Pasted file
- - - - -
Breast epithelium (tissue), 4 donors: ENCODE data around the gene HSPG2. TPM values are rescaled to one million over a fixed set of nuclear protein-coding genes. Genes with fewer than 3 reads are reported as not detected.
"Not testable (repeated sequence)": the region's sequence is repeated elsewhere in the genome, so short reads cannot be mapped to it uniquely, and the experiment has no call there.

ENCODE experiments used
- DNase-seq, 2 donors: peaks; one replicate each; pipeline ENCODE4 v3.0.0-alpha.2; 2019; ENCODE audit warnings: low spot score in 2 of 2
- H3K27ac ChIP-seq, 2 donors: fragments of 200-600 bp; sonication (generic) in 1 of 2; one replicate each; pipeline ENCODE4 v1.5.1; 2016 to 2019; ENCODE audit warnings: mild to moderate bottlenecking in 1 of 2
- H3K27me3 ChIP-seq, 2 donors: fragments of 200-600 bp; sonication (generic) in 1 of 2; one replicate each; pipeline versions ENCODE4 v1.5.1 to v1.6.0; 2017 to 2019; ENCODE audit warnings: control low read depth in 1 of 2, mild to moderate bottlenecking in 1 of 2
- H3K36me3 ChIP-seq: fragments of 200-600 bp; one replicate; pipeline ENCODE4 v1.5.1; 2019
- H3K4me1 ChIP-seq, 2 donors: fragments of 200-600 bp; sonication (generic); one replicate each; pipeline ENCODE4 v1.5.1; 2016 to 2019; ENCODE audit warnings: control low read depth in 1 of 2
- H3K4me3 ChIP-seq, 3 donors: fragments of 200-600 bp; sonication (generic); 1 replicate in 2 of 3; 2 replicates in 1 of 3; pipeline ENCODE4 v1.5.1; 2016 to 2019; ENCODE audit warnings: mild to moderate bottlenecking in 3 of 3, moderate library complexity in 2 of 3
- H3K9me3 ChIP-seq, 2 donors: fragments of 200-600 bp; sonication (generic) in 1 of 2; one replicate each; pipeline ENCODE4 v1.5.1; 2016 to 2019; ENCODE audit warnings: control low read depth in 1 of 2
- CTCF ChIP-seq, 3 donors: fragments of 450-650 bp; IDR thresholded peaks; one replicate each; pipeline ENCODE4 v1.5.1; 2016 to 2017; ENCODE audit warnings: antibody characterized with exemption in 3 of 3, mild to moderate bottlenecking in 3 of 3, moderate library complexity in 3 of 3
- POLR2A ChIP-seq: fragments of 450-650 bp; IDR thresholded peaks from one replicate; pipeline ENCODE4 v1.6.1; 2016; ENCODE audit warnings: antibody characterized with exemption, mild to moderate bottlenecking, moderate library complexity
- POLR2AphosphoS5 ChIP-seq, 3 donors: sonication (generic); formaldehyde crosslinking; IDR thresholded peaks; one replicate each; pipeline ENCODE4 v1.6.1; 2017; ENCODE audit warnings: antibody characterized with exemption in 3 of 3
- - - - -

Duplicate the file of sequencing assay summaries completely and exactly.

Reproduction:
Breast epithelium (tissue), 4 donors: ENCODE data around the gene HSPG2. TPM values are rescaled to one million over a fixed set of nuclear protein-coding genes. Genes with fewer than 3 reads are reported as not detected.
"Not testable (repeated sequence)": the region's sequence is repeated elsewhere in the genome, so short reads cannot be mapped to it uniquely, and the experiment has no call there.

ENCODE experiments used
- DNase-seq, 2 donors: peaks; one replicate each; pipeline ENCODE4 v3.0.0-alpha.2; 2019; ENCODE audit warnings: low spot score in 2 of 2
- H3K27ac ChIP-seq, 2 donors: fragments of 200-600 bp; sonication (generic) in 1 of 2; one replicate each; pipeline ENCODE4 v1.5.1; 2016 to 2019; ENCODE audit warnings: mild to moderate bottlenecking in 1 of 2
- H3K27me3 ChIP-seq, 2 donors: fragments of 200-600 bp; sonication (generic) in 1 of 2; one replicate each; pipeline versions ENCODE4 v1.5.1 to v1.6.0; 2017 to 2019; ENCODE audit warnings: control low read depth in 1 of 2, mild to moderate bottlenecking in 1 of 2
- H3K36me3 ChIP-seq: fragments of 200-600 bp; one replicate; pipeline ENCODE4 v1.5.1; 2019
- H3K4me1 ChIP-seq, 2 donors: fragments of 200-600 bp; sonication (generic); one replicate each; pipeline ENCODE4 v1.5.1; 2016 to 2019; ENCODE audit warnings: control low read depth in 1 of 2
- H3K4me3 ChIP-seq, 3 donors: fragments of 200-600 bp; sonication (generic); 1 replicate in 2 of 3; 2 replicates in 1 of 3; pipeline ENCODE4 v1.5.1; 2016 to 2019; ENCODE audit warnings: mild to moderate bottlenecking in 3 of 3, moderate library complexity in 2 of 3
- H3K9me3 ChIP-seq, 2 donors: fragments of 200-600 bp; sonication (generic) in 1 of 2; one replicate each; pipeline ENCODE4 v1.5.1; 2016 to 2019; ENCODE audit warnings: control low read depth in 1 of 2
- CTCF ChIP-seq, 3 donors: fragments of 450-650 bp; IDR thresholded peaks; one replicate each; pipeline ENCODE4 v1.5.1; 2016 to 2017; ENCODE audit warnings: antibody characterized with exemption in 3 of 3, mild to moderate bottlenecking in 3 of 3, moderate library complexity in 3 of 3
- POLR2A ChIP-seq: fragments of 450-650 bp; IDR thresholded peaks from one replicate; pipeline ENCODE4 v1.6.1; 2016; ENCODE audit warnings: antibody characterized with exemption, mild to moderate bottlenecking, moderate library complexity
- POLR2AphosphoS5 ChIP-seq, 3 donors: sonication (generic); formaldehyde crosslinking; IDR thresholded peaks; one replicate each; pipeline ENCODE4 v1.6.1; 2017; ENCODE audit warnings: antibody characterized with exemption in 3 of 3